However, Foyer argued that workers need “assurances” over rights across freeports after seeing the UK Government “on their ideological, mad charm offensive” to corporate companies.

READ MORE: Highlands green freeport tax sites 'live and active soon'

The first freeports in the UK opened in the 1980s by Margaret Thatcher in an effort to combat de-industrialisation and a declining economy. It was only in 2012 that the Tory-led government decided not to renew their licences.

And in a House of Commons report from 2020, which quoted a UK Government freeports consultation document, it said: "There is evidence in some cases that zone-based policy can have a displacement effect, leading to reduced job opportunities in areas which are not freeports."

The report also found that the cost per job created in terms of tax relief was approximately £17,000 in 1994/1995, or £40,000 in today’s prices.

The National:

“What we do know, time after time, is that freeports lead to job displacement, tax displacement from the local and national economy in addition to attacks on environmental and workers’ rights,” Foyer (above) said.

“Whilst the UK Government is too far gone on their ideological, madcap charm offensive to corporate entities on these sites, the Scottish Government cannot follow suit. If we intend to be a fair work nation by 2025, unions really need assurances over collective bargaining and workers’ rights at these ports across Scotland.

“We won’t be caught in a race to the bottom. We will continue to demand an alternative vision for Scotland’s workers; one that values decent work, fair conditions, and collective bargaining at its core.”

Miriam Brett, co-director Future Economy Scotland, echoed Foyer’s comments in response to Martin, adding: “I think that the Scottish Government has made changes to that [freeports] to try and improve it – and that decision was taken at a UK Government level.”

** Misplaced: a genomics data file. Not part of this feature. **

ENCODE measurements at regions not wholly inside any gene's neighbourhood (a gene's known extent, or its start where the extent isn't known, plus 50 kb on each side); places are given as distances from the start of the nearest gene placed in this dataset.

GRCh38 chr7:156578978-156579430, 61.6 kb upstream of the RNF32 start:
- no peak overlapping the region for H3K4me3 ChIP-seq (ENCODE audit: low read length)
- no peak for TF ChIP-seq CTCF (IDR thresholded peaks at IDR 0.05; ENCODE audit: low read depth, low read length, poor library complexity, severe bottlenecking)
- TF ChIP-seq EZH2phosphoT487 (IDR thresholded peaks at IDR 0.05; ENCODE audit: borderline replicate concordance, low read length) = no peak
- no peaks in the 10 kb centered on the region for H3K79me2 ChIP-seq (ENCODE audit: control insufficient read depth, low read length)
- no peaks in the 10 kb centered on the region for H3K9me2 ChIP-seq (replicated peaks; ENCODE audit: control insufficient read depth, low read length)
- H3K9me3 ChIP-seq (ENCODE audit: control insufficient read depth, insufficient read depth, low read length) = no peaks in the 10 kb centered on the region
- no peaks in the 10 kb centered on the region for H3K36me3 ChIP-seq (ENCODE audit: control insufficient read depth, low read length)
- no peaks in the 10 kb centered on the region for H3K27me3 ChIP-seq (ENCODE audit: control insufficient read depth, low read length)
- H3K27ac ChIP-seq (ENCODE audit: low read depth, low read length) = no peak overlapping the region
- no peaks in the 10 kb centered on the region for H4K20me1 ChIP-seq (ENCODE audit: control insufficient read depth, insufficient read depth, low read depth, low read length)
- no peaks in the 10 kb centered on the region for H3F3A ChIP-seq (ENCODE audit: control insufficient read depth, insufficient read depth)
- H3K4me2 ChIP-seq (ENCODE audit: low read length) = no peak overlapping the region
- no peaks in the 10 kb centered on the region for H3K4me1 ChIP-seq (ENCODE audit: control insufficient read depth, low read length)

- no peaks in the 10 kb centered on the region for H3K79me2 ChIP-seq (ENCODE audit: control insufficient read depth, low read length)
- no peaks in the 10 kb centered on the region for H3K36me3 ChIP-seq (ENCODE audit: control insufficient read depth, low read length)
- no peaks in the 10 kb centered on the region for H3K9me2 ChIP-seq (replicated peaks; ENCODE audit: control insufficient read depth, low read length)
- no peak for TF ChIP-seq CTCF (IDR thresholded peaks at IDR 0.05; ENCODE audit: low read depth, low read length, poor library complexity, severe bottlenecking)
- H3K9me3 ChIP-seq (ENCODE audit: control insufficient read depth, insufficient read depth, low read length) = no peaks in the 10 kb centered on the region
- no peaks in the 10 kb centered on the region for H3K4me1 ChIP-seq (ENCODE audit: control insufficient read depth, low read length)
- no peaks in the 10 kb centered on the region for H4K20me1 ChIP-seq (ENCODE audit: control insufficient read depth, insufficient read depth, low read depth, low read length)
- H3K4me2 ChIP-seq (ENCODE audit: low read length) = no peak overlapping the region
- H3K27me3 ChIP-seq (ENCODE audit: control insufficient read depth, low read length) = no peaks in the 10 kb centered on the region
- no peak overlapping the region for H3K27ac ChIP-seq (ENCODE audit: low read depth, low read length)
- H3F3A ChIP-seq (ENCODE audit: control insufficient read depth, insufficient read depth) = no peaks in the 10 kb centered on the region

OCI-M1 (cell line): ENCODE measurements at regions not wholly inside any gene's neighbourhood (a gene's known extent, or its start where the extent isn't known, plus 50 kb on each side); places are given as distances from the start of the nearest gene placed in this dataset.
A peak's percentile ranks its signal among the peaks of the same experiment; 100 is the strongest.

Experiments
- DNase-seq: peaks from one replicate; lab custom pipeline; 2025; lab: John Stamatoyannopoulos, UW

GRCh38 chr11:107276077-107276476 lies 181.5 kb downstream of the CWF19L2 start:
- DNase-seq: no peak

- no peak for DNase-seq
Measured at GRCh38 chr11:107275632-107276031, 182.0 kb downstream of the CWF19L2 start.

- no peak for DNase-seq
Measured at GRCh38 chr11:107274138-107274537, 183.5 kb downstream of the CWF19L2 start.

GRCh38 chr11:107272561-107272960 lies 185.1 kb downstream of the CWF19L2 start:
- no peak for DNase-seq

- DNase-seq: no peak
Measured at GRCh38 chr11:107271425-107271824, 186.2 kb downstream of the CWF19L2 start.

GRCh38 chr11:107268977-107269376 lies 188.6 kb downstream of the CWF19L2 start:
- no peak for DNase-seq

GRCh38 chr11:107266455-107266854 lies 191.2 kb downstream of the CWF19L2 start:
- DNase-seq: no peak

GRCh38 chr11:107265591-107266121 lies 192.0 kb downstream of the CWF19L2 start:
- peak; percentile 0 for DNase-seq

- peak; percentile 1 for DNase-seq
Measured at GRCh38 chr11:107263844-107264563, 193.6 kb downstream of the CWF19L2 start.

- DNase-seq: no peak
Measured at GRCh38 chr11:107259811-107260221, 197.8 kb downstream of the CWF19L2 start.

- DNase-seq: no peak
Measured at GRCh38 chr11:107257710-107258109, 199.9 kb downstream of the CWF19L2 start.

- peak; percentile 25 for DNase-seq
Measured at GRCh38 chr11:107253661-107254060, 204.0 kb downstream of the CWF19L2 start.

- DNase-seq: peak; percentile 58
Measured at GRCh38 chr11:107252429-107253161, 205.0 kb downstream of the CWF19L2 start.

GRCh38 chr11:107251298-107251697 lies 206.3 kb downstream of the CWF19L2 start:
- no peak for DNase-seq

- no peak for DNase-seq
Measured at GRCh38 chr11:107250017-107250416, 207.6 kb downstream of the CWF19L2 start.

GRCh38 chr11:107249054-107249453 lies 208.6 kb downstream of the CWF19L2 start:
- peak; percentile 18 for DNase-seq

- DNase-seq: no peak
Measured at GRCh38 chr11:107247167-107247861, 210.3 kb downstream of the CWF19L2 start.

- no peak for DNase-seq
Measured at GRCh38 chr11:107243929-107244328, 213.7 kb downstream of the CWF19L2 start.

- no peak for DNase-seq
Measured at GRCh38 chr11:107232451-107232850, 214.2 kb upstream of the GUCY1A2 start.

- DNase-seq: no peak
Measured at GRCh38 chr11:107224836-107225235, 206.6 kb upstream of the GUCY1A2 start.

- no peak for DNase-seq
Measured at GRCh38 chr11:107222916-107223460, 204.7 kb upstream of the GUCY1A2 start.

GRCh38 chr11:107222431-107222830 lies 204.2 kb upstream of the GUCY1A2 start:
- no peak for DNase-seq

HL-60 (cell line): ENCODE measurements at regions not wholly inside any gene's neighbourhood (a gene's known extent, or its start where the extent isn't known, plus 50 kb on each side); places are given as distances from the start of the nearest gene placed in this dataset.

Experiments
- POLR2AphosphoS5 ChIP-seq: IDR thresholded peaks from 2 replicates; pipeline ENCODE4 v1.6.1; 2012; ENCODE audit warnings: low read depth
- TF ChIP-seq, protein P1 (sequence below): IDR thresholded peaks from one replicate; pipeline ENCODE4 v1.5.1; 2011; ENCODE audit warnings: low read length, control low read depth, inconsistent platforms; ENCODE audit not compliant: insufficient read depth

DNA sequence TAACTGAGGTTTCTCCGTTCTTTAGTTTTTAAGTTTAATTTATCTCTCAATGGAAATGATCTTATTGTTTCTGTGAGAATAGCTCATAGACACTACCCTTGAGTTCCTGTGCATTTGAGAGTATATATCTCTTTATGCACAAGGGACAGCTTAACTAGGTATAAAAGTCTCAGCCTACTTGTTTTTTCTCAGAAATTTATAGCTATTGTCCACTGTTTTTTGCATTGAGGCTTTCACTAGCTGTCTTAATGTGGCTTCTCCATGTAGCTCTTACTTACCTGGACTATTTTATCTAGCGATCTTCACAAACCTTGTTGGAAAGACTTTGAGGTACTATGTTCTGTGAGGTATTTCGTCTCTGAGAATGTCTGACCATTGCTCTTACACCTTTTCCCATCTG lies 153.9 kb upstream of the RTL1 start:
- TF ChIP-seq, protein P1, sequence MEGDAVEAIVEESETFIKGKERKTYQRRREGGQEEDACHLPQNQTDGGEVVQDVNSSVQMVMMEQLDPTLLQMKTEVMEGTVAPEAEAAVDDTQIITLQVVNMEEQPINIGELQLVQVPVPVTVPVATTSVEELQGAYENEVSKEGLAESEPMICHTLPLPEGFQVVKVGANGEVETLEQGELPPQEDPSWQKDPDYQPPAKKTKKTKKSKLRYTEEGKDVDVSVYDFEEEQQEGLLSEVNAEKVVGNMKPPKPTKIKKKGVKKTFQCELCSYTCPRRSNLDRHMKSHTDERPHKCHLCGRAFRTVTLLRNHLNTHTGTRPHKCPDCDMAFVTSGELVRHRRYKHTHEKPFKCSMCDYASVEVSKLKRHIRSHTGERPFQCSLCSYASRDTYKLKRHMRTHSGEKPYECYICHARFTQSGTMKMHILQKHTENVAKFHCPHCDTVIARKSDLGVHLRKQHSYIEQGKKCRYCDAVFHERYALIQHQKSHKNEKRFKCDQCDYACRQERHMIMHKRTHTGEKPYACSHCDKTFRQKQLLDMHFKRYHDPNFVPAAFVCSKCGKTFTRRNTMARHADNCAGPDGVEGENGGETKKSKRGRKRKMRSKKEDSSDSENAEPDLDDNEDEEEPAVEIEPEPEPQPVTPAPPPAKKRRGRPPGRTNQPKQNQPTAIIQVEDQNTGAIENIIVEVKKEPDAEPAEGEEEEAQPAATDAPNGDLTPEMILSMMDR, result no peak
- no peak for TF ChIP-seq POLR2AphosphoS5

READ MORE: SNP trade unionists call for green freeports ‘review' 

“Freeports are tried, tested, and failed models – so they were rolled out under Thatcher, they were rolled out again under successive governments. It’s interesting that when you see freeports in the press, it’s often pictures of really bustling ports and actually, they’re massive warehouses and look a lot sadder than the pictures would make it seem.”

She added that “the regulatory black holes” include “issues with supply chains rights” as well.

“The people that we benefit are often just the super-rich so it’s good that there’s conditionals attached to them but actually I think they should be really wary about that,” Brett said.

“We should also question the level of job creation that they are actually bringing and also question the level of organic investments and new investments in an area because traditionally when we assess the strengths and weaknesses of freeports in the past – you could argue there are more weaknesses than there are strengths – but one of the issues with them is that investment isn’t actually organically created there, it’s detracted from the surrounding areas and I think that should actually be something we should be really wary of going forward.”